Health and human rights lawyers’ multi-institutional approach stands out too. True, there were lean years when commentary on access-to-medicines litigation felt too dominant (albeit the backdrop was one of extreme doubt as to whether judges would hear cases concerning economic, social, and cultural rights). Yet, even then, there was little sense of health rights litigation as a single phenomenon, in part because commentators generally ranged beyond exemplars (namely, courts in South Africa and India), and in part too because commentators looked at both international and national courts, including how they were interacting. Relatedly, commentators examined more than the judiciary, extending their range to include both civil society’s engagement with law and the ways in which domestic judicial attitudes were affected by the nature and quality of local political leadership.
Overall, however, in the lean years, there was a sense of commentators having to be either “for” or “against” the judicialization of health. Fortunately, engagement with right-to-health litigation is now moving beyond this narrow approach. Today’s engagements tend to be in concreto. By this I mean that they draw out procedural issues and particular styles of judicial reasoning, including how different courts use (or do not use) international human rights law to navigate the minefield of judicial competency and legitimacy that surrounds health care litigation. Today’s engagements also draw out the ways in which litigation can be about more than access to medicines and individual demands. And they look “beyond judgment”—that is, beyond the text of judicial decisions toward compliance and even structural changes. Further, these explorations are now more likely to draw on a seam of non-legal perspectives and field experiences, which helps expand knowledge about right-to-health litigation and offers new ways of capturing, conceiving of, and responding to its heterogeneous nature.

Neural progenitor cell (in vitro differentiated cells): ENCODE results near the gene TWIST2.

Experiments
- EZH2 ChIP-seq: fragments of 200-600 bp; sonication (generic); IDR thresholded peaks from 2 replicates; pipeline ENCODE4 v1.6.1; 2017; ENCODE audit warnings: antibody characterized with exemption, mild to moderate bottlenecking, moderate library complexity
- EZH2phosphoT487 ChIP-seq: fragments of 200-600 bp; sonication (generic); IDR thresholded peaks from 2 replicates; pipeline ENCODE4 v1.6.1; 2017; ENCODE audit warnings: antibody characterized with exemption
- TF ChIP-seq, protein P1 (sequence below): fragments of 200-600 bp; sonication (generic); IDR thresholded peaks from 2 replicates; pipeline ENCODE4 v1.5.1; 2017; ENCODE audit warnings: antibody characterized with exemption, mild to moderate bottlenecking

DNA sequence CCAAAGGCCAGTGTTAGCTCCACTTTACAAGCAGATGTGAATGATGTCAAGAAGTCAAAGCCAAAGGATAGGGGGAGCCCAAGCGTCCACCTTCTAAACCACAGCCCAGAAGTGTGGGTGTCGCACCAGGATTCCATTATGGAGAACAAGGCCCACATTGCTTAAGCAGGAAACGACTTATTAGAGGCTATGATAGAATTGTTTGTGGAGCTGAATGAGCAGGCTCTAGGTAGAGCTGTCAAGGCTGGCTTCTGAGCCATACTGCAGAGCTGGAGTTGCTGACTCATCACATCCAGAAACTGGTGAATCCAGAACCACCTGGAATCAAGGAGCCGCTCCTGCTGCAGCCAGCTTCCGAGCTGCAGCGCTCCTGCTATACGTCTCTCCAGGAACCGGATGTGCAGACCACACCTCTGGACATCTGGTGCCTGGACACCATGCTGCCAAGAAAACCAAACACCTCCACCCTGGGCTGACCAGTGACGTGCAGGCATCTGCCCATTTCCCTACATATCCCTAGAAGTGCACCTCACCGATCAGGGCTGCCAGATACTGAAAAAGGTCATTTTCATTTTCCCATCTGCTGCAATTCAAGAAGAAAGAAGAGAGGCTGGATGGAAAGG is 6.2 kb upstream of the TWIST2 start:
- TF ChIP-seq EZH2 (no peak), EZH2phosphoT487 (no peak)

To be fair, even in the lean years, health and human rights lawyers did range beyond courtroom walls. All branches of government were of interest; so too were a wide range of international institutions, not just the World Health Organization (WHO) and the human rights treaty bodies at the United Nations. In addition, a focus on practical implementation led to interest in clinics, hospitals, prisons, and the like, while a focus on everyday accountability brought ombuds, regulators, and others into the picture. As a consequence, health and human rights lawyers have knowledge, and more broadly a sensibility, that is sometimes missing in other human rights law circles—a sensibility that spans rights mobilization, planning, budgeting, programming, and monitoring, evaluation, and accountability.
Relatedly, when health and human rights lawyers speak about the past, sequences of law—the act of leaping from one law to the next—generally do not squeeze out everything else. There is no sense of a search for a starting point when health and human rights law began, or for a breakthrough or rupture indicating when it came to matter more than it had in the past. Similarly, although UN instruments, treaty bodies, and the like are well represented when we speak about health and human rights law, there is no sense of them as the only makers of health and human rights law history. People, nongovernmental organizations, events, objects, and more are present too. More importantly, health and human rights lawyers have largely avoided human rights isolationism. By this, I mean four things: first, health and human rights lawyers typically place international human rights law within human rights law more broadly, including domestic and regional human rights law. They do not cleave to a separate-spheres model: instead, they recognize that different human rights legal orders work together (albeit in messy, sometimes conflictual, and always reversible ways) in order to promote and secure respect for human rights. They also recognize that as human rights law travels, it tends to be transformed, taking on different roles, and potentially different meanings, in individual states and international organizations. This means that Geneva—international human rights law’s “home town”—isn’t always at the center: its human rights institutions are important, but mainly as leverage for work with other international actors and as places to develop links, tactics, and social capital, which can be put into play at the local level.